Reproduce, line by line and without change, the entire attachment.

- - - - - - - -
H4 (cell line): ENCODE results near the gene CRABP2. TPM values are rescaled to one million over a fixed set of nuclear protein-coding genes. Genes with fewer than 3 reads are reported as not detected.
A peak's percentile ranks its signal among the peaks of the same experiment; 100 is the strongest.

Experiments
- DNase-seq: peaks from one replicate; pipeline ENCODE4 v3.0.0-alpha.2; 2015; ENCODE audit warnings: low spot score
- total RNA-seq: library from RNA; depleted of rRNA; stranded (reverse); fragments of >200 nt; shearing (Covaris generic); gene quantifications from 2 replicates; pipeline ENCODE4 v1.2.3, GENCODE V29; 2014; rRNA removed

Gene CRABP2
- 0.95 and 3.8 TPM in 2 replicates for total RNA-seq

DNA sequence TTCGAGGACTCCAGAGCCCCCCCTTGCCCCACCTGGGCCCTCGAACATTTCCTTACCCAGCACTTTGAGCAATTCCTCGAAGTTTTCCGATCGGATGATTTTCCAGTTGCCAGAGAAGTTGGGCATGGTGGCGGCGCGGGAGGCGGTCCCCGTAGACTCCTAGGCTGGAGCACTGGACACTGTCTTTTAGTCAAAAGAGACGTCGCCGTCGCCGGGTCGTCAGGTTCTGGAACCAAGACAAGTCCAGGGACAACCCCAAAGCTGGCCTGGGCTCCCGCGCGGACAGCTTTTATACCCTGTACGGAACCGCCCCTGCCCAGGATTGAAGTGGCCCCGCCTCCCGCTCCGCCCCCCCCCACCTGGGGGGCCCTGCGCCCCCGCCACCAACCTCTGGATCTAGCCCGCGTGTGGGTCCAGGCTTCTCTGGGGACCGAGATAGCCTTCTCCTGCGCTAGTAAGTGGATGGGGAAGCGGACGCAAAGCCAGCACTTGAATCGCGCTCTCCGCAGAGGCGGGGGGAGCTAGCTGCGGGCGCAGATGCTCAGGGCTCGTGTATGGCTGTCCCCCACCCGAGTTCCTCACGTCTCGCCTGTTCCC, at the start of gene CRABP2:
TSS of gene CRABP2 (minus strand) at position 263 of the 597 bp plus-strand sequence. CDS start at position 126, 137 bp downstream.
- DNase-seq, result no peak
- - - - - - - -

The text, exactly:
H4 (cell line): ENCODE results near the gene CRABP2. TPM values are rescaled to one million over a fixed set of nuclear protein-coding genes. Genes with fewer than 3 reads are reported as not detected.
A peak's percentile ranks its signal among the peaks of the same experiment; 100 is the strongest.

Experiments
- DNase-seq: peaks from one replicate; pipeline ENCODE4 v3.0.0-alpha.2; 2015; ENCODE audit warnings: low spot score
- total RNA-seq: library from RNA; depleted of rRNA; stranded (reverse); fragments of >200 nt; shearing (Covaris generic); gene quantifications from 2 replicates; pipeline ENCODE4 v1.2.3, GENCODE V29; 2014; rRNA removed

Gene CRABP2
- 0.95 and 3.8 TPM in 2 replicates for total RNA-seq

DNA sequence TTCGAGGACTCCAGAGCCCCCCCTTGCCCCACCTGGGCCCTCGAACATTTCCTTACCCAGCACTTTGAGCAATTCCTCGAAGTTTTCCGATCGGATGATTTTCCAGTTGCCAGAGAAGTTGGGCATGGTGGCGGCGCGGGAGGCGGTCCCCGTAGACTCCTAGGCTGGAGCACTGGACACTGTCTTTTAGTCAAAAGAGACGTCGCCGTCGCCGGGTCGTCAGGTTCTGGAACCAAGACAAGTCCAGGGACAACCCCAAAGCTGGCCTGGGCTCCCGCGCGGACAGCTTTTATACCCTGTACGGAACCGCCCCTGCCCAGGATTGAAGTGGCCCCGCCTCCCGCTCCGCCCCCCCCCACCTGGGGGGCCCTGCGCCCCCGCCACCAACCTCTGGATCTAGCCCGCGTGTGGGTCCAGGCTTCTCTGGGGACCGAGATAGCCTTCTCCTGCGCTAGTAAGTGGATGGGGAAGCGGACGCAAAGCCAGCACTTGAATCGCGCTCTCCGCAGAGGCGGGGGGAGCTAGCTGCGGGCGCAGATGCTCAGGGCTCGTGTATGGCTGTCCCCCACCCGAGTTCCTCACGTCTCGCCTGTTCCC, at the start of gene CRABP2:
TSS of gene CRABP2 (minus strand) at position 263 of the 597 bp plus-strand sequence. CDS start at position 126, 137 bp downstream.
- DNase-seq, result no peak